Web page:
The outcome of the elections for the opposition alliance will be the second lesson learned by the Congress party. Gandhi responded that he was “sure that a majority of the INDIA parties will also be on board” when asked whether the INDIA bloc supported the Congress on the OBC-caste census issue. The Trinamool Congress (TMC), on the other hand, is not as enthusiastic about the subject as Congress, which is an open secret. Despite the BJP’s current concentration on certain Dalit groups in the state, such the Rajbanshis, caste politics have not played a significant role in Bengal’s elections.
TMC’s Priorities Clash with Congress
The TMC wants to concentrate on problems like inflation and unemployment to resist such attempts. Party spokesperson and Rajya Sabha MP Derek O’Brien responded to a question regarding this on October 2, the day the caste survey result for Bihar was revealed, by stating categorically that the INDIA bloc remained unified in all of its concerns. “If we fail to win any state, then our standing within the INDIA bloc will obviously go down but if we win a couple of the states, then the confidence of the alliance will go up in a big way,’’ said an AICC member on condition of anonymity.
Chhattisgarh Tops Congress’ Optimism, Rajasthan Faces Incumbency Challenge
Party sources are currently the most optimistic about Chhattisgarh’s situation. In the past four years, CM Bhupesh Baghel has solidified his position. Earlier this year, the party intervened by appointing TS Singh Deo as deputy CM in order to appease him. The issue is that Ashok Gehlot is battling against a general pattern of the incumbent being voted out in Rajasthan, even though the party may have successfully, albeit tardily, dealt with infighting. “The best we can say is that our vote share is increasing each month. However, a person with knowledge of the situation stated that our current lawmakers face significant anti-incumbency. Here, the party is hoping that the BJP’s own hesitation to nominate a candidate for chief minister will be beneficial.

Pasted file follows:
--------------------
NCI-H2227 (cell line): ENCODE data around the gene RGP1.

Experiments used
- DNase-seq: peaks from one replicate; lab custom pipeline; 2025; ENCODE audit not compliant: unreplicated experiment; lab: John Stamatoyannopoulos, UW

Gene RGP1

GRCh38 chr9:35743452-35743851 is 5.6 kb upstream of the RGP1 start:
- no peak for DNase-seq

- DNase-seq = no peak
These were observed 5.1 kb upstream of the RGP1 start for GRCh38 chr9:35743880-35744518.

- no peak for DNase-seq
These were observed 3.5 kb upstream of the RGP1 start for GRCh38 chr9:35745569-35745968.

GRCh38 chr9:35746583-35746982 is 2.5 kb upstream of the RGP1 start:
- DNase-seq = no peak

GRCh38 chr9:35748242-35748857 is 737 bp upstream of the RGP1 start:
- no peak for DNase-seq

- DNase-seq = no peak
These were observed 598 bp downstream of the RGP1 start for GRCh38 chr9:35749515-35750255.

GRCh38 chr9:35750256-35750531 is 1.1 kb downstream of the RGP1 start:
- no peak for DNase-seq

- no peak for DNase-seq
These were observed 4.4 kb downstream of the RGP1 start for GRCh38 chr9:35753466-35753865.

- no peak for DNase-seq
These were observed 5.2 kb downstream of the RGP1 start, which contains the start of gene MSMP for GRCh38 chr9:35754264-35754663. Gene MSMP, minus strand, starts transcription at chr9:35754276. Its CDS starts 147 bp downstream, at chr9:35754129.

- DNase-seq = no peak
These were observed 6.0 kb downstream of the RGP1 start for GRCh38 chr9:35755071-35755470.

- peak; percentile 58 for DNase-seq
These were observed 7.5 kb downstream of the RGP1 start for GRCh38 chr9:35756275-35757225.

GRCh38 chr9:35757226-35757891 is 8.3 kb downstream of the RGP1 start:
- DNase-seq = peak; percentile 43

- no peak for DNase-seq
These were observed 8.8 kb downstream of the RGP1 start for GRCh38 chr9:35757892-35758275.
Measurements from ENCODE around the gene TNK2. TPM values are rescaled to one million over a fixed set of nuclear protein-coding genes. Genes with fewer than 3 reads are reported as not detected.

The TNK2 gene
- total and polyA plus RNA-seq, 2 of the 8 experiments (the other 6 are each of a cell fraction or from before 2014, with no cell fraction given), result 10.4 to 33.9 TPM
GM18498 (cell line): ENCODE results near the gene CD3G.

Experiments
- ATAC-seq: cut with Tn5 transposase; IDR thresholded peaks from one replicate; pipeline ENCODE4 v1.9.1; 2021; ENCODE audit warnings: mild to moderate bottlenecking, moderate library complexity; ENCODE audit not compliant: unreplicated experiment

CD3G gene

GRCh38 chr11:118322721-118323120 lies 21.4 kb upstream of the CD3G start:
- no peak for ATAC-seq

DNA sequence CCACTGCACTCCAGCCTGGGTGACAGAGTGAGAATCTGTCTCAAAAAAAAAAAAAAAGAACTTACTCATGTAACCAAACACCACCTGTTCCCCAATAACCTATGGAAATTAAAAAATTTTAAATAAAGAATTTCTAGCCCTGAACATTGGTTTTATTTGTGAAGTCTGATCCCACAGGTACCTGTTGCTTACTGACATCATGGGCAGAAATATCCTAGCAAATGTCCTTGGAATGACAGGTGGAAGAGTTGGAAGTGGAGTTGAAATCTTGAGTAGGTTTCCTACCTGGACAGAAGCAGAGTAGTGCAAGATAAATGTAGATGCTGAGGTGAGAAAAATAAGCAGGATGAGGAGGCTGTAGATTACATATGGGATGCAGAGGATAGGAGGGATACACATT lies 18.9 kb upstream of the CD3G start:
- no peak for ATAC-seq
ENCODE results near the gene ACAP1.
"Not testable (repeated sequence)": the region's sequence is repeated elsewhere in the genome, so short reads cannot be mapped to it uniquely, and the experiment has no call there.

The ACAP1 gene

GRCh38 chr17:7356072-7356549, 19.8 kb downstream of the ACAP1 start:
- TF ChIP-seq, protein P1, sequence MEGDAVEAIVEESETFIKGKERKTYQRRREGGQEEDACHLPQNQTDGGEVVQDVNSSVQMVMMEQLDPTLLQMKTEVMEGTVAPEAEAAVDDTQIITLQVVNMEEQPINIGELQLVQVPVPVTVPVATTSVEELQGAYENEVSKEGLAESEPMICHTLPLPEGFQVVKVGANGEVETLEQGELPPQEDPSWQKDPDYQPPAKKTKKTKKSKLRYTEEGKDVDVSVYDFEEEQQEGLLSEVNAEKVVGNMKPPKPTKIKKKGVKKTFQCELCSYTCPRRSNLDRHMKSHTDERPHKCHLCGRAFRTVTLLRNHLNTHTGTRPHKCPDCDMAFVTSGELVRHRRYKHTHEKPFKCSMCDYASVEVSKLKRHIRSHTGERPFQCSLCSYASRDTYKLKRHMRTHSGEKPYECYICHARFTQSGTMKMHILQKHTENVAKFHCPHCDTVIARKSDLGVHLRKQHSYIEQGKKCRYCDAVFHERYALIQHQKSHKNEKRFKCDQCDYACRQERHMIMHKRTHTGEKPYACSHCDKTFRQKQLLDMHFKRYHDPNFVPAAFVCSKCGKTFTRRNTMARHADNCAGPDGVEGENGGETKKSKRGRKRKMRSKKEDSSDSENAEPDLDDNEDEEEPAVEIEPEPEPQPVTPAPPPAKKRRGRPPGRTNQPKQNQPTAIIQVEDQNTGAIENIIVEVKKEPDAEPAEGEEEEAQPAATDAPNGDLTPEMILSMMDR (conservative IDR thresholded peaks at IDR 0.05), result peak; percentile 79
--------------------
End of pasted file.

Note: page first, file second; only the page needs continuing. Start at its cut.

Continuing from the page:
Madhya Pradesh’s Electoral Dynamics
Given that the BJP government’s 20-year tenure (with a 15-month break in between) may have resulted in voter fatigue, party strategists are much more optimistic about former chief minister Kamal Nath’s campaign in Madhya Pradesh. According to the strategist previously noted, “It is Congress’ election to lose.” He continued, selecting the best candidate in each constituency is now the only thing left to do.
Congress Emerges as Key Challenger to KCR’s Government
Party members claim that Telengana, where the party is now viewed as the main opponent to the government of chief minister K Chandrashekar Rao, has been the biggest surprise for the Congress. However, they add that the party is still no match for the infrastructure and resources of the ruling party on the ground.
Rahul Gandhi Takes Center Stage
Finally, Rahul Gandhi, who has assumed the role of the grand old party’s mascot, is the centre of attention. Gandhi will launch his election campaign on Tuesday with a rally in Madhya Pradesh, followed by substantial campaigning in other states that will be holding elections, including Mizoram, because he is no longer constrained by daily administrative choices, which are now handled by party president Mallikarjun Kharge. With a landslide of seats in Karnataka, the party had a successful start to 2023, but can that success continue?